This is an archived release.
Decreasing market share for state banks
Lending by state lending institutions to the general public has only increased from NOK 174 billion to NOK 197 billon from 1996 to 2007. In the same period, lending by banks has increased from NOK 544 billion to NOK 1 977 billion.
Thus banks' total gross lending to the general public has increased by 263 per cent since March 1996, while lending by state lending institutions (often referred to as state banks) has only increased by 13 per cent. According to the credit indicator (C2), which presents aggregated figures for total domestic credit, the banks’ share of this credit has increased from 57 to 71 per cent, while the state lending institutions’ share has decreased from 18 to only 7 per cent.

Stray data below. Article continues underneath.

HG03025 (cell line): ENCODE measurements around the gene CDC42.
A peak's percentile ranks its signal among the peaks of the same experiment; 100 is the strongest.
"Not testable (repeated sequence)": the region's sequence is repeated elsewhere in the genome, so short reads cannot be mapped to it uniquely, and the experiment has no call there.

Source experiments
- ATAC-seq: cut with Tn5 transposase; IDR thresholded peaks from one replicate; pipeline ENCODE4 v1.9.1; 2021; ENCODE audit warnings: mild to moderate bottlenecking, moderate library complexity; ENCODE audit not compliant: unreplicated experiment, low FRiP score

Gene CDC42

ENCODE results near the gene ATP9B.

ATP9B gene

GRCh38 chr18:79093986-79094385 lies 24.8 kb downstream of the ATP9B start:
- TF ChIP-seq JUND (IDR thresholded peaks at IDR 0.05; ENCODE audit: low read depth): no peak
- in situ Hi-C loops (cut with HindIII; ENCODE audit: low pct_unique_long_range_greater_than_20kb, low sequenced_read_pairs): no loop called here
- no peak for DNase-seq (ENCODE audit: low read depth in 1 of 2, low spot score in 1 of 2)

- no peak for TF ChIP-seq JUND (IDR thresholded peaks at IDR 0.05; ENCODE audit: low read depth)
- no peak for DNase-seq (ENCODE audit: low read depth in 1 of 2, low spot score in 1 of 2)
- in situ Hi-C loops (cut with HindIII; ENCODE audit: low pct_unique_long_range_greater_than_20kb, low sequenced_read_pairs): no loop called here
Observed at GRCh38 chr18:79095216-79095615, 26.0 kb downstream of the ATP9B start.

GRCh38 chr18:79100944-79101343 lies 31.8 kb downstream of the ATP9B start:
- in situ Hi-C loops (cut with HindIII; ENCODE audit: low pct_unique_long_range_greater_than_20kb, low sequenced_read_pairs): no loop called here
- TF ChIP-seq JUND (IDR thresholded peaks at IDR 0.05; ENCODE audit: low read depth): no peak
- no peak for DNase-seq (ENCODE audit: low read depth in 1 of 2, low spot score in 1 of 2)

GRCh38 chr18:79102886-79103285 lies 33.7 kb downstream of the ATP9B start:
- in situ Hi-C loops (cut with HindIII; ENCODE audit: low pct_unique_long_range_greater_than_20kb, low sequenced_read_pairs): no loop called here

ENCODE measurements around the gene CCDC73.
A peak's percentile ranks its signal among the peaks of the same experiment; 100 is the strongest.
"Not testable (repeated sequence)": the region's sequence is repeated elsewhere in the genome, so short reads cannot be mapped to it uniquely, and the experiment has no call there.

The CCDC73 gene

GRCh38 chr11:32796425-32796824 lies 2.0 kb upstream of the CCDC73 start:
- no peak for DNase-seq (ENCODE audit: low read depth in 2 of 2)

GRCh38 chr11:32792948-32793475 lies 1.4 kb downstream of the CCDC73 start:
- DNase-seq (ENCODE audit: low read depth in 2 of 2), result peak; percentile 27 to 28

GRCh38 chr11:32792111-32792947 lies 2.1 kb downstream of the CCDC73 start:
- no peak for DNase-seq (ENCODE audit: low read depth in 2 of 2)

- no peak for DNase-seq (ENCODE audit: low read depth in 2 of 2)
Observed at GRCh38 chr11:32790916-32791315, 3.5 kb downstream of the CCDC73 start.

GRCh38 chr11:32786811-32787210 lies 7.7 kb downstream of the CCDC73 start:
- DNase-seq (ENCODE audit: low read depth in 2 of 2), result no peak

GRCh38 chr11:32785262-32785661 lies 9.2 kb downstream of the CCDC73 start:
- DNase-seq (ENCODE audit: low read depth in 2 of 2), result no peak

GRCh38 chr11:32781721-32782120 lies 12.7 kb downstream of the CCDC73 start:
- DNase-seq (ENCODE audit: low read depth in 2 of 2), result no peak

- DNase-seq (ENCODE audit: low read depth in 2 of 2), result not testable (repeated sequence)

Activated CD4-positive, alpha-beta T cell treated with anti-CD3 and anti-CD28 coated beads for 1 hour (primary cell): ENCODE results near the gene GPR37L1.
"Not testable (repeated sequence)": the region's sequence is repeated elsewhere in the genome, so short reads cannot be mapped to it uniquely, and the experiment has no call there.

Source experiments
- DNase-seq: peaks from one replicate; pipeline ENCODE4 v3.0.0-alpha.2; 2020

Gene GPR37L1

State lending institutions' reduced share of lending may be due to several reasons. The two most obvious reasons are that central government no longer can, or wants, to compete with the private sector and the fact that the banks in recent years have offered more flexible loans to the customers that the state lending institutions were meant to serve.
Loans to households
While banks' loans to households have more than quadrupled in the period 1996 to 2007, lending growth by state lending institutions has only been 35 per cent. In March 1996, bank loans to households amounted to NOK 290 billion, compared with NOK 125 billion for state lending institutions. In June 2007, the corresponding figures were NOK 1175 and NOK 169 billion. (Note that the reduced growth rate for banks in recent months is due to transfers of loans from banks to mortgage companies.)
Structural changes for state lending institutions
In 1990, there were ten state lending institutions with an 18 per cent share of total gross loans to the general public. In 1996, the number of lending institutions had fallen to five, but their market share was the same. Today there are three state lending institutions with a market share of 7 per cent.
The statistics is now published as Banks and mortgage companies.